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well heeled


i've tried to explain the various differences between montreal and toronto to many people over the years, but i've never really found an appropriate metaphor, until today. the exultation of montreal's extraordinary joie de vivre ignores the difficulty many people have in finding decent work at a living wage. the dismissal of toronto as being conservative likewise dismisses the absolutely shocking variety of experiences available.

but, fresh off a weekend in montreal, i suddenly thought of a very appropriate way to judge the differences between cities. and it's one you would have thought would have occurred to me earlier: shoes.


so what do the shoes have to tell us?

well, in very literal terms, that montreal weather is harsher than toronto's, so shoes don't last as long. as aa result, montreal shoes tend to look like they've had better days, whereas toronto shoes often look as if they're just seeing the outside of the box for the first time.

shoes in toronto tend to show very little wear. in fact, worn shoes are a fashion statement (or a statement of dire economic straits) in themselves. they also tend to be pricier and from a handful of brands that enjoy an irritating ubiquity (yes, i can spot them).


this points to an economic disparity, because people in montreal tend to have less money, a lot less, than their counterparts in toronto, meaning the shoes are both cheaper and forced to last longer.

there tend to be fewer running shoes in montreal, including those odoious puma "sport lifestyle" shoes, which are everywhere in toronto. why? because montrealers are a lot more fashion conscious and have worked out that, unless you're in a gym, running shoes are a bad end point to any outfit. montrealers would rather buy a good looking pair and wear them wherever they go than stroll in shoes which are built for activity. (which, in turn, says something about the practicality of torontonians.)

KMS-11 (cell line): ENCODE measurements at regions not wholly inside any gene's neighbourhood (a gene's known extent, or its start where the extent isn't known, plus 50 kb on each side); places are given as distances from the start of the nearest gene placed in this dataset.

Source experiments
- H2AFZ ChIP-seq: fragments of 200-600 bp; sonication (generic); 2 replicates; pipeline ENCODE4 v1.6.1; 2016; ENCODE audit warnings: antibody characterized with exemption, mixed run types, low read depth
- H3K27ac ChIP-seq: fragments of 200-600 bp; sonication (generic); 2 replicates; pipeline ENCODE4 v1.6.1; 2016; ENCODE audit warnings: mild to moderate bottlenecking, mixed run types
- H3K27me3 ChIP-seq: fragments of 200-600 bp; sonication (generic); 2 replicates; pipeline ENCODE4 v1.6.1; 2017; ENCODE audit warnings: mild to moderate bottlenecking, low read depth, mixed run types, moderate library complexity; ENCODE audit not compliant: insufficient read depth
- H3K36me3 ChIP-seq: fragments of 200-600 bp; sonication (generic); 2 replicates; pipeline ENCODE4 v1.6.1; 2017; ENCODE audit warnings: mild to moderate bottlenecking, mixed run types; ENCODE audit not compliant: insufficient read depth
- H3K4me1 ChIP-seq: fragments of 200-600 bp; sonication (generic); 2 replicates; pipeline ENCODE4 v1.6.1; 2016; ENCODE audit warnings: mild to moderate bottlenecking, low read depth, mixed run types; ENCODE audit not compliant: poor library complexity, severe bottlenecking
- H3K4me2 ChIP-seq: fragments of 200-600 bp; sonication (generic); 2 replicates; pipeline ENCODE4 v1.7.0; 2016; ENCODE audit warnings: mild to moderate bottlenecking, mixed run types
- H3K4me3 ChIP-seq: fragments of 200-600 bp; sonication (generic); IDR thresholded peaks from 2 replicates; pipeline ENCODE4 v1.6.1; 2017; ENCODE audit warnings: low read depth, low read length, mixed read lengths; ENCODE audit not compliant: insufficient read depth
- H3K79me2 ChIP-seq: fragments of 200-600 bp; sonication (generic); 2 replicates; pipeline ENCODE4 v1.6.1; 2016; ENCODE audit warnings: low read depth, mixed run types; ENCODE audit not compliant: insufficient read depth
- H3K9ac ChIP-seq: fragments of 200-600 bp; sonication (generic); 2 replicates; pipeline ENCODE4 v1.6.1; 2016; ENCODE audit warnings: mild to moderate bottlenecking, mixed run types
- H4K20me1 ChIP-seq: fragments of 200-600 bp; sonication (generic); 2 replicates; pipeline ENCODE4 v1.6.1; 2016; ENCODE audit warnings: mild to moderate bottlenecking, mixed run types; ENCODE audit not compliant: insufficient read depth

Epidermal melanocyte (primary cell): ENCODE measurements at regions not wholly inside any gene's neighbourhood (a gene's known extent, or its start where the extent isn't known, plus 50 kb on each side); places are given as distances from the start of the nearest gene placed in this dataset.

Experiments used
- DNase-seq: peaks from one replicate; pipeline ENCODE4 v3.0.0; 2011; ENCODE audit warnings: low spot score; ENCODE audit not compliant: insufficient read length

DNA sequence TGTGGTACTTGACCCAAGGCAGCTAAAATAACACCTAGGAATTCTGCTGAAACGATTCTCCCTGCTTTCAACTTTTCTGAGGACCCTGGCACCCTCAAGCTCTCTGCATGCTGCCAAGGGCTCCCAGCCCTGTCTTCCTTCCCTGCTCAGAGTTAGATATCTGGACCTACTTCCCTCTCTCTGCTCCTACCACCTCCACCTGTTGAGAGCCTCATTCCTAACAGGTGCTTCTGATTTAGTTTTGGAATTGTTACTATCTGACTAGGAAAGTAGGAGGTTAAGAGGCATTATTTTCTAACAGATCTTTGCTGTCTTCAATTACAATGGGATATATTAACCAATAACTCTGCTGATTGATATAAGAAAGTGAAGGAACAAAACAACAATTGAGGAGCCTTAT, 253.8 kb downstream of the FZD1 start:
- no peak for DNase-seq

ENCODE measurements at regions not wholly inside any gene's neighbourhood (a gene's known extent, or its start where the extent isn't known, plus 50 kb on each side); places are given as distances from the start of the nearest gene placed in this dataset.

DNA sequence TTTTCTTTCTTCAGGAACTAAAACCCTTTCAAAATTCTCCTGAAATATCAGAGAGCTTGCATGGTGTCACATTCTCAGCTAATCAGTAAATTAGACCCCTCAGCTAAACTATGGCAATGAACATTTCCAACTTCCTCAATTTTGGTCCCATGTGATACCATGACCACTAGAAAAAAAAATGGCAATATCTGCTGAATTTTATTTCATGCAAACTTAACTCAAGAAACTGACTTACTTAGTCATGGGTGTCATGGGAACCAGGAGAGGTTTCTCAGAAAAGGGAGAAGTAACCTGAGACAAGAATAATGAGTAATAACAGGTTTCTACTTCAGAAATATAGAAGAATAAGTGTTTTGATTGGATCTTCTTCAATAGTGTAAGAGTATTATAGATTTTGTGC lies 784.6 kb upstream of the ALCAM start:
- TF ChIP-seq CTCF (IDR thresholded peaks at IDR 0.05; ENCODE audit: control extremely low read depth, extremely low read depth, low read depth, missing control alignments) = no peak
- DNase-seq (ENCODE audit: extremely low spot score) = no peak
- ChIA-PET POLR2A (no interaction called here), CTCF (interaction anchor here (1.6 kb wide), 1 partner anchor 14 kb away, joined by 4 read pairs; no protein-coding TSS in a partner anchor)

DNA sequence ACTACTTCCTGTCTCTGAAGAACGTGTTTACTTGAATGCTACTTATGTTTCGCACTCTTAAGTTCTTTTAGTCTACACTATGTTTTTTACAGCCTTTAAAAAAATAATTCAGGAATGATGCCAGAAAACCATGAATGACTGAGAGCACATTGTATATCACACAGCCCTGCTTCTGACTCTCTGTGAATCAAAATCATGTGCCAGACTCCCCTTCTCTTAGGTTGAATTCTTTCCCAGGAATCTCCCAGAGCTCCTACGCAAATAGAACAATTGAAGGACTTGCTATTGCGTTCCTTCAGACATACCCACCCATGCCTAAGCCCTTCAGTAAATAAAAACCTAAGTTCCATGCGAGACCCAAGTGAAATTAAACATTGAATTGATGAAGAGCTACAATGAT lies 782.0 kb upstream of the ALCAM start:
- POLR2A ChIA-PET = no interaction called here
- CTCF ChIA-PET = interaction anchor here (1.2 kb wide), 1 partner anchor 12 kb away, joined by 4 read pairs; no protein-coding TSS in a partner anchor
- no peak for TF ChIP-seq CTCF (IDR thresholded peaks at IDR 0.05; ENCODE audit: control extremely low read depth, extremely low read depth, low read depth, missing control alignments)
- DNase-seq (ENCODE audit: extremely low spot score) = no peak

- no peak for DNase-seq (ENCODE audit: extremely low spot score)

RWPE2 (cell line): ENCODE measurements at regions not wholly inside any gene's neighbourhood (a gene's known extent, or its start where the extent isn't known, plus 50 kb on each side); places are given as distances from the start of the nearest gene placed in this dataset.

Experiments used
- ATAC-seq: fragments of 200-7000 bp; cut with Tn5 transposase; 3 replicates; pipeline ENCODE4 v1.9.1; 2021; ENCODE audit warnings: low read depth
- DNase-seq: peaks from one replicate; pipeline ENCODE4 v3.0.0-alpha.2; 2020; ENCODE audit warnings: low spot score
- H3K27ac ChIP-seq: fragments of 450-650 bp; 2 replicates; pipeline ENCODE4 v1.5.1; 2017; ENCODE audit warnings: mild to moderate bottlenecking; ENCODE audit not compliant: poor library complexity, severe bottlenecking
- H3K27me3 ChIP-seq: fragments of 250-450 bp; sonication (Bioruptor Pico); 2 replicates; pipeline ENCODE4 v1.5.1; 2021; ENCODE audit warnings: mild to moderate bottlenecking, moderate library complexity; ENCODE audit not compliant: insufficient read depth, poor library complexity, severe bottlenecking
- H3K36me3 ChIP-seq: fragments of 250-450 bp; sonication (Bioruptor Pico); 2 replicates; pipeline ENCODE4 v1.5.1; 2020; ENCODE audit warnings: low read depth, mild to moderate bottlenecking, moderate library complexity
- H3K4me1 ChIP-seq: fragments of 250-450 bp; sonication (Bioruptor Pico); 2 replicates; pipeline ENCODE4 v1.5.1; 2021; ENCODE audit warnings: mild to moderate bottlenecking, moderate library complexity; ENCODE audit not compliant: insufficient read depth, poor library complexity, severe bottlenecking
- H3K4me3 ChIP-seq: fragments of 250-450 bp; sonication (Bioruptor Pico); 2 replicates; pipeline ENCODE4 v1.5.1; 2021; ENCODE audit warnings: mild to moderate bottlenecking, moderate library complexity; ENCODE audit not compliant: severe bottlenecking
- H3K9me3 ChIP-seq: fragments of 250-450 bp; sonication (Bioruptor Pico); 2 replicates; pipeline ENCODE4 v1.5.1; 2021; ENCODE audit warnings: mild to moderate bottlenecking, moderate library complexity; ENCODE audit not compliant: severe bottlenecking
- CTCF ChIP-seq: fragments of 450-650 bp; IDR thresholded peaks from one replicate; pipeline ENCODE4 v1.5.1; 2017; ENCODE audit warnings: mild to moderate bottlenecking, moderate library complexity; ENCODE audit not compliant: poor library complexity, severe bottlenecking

the most interesting thing, for me at least, is that shoes in montreal, being more worn, show that they are lived in. they aren't simply slipped on before hopping in the car and then slipped off at the end of the day, having never touched any outdoor surface. shoes carry people in that city from one part of their life to another- often involving being outdoors, walking around the city, or taking the rather admirable public transit system. torontonians are a more predictable, sedentary lot, who move from indoor space to indoor space and tend to treat mass transit like a biohazard zone. shoes are in better condition because they simply never come out to play.

Comments

If you want a shorter form of that metaphor, you could say that Torontoan use their city, while Montrealers wear it.
pelao said…
great insights! i spent brief time in each city, both of them great, montreal had a more european oldschool feel to it, whereas toronto was definitely "metropolitan", yet not "abusive"....is the metaphor extensive to handwear as well?

as long as you're here, why not read more?

jihadvertising?

i keep seeing this ad for tictac candies:



am i the only one who finds the suicide bomber clown at the end a little unnerving? all the nice natural things like the bunny and the [extinct] woolly mammoth and the fruit get devoured by a trying-to-appear-nonthreatening-but-obviously-psychotic clown who then blows himself up. congratulations, tictac, i think this ad has landed you on about a dozen watch lists.

oh and by the way, showing me that your product will somehow cause my stomach to explode in a rainbow of wtf makes me believe that doing consuming tictacs would be a worse dietary decision than the time i ate two raw eggs and a half a bottle of hot sauce on a dare.

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